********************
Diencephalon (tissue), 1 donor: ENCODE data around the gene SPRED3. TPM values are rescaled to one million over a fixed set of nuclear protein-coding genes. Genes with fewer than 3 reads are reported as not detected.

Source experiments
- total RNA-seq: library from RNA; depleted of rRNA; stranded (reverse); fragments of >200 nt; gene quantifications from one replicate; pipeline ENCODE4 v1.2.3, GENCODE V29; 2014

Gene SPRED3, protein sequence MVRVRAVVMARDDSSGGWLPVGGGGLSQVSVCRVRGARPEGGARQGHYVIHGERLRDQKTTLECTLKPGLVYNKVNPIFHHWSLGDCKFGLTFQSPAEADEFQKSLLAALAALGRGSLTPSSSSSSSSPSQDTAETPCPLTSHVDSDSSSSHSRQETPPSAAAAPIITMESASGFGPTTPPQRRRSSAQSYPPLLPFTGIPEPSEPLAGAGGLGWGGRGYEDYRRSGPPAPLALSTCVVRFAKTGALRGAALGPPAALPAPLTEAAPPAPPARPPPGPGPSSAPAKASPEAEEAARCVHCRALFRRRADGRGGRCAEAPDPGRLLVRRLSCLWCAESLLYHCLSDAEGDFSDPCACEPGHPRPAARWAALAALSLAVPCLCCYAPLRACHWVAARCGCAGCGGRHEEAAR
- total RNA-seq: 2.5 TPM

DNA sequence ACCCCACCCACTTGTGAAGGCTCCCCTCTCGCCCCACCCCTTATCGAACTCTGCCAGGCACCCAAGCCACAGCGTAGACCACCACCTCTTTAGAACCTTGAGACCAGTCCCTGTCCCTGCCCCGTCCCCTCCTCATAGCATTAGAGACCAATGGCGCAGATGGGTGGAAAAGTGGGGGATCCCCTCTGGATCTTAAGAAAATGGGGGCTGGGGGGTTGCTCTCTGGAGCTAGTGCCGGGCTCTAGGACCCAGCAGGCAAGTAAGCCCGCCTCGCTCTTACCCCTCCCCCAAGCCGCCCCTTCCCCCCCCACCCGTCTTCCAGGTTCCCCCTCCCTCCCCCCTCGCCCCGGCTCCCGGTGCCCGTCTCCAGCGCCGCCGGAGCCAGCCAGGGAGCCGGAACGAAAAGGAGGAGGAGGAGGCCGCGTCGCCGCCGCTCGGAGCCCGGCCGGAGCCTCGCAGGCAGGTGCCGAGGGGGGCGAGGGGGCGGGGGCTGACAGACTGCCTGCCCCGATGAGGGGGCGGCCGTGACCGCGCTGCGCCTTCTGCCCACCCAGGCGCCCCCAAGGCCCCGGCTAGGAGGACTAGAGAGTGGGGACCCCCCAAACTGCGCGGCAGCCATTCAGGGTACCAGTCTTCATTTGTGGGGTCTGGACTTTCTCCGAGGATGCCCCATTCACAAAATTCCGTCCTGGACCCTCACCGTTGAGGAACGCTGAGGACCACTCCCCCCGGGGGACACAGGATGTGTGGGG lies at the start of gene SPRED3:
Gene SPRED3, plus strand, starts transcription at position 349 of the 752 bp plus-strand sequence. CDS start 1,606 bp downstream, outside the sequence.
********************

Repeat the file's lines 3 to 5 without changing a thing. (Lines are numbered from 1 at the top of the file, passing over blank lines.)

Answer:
- total RNA-seq: library from RNA; depleted of rRNA; stranded (reverse); fragments of >200 nt; gene quantifications from one replicate; pipeline ENCODE4 v1.2.3, GENCODE V29; 2014

Gene SPRED3, protein sequence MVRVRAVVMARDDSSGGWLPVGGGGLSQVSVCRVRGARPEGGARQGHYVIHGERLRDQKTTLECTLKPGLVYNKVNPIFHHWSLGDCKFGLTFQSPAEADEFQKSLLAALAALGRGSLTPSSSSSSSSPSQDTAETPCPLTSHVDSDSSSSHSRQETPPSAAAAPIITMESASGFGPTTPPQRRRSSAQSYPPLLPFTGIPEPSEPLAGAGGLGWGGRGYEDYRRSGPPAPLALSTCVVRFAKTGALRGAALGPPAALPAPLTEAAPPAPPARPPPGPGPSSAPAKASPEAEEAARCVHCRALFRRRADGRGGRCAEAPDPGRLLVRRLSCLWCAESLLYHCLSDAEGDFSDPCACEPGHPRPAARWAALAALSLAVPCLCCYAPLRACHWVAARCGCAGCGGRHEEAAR
- total RNA-seq: 2.5 TPM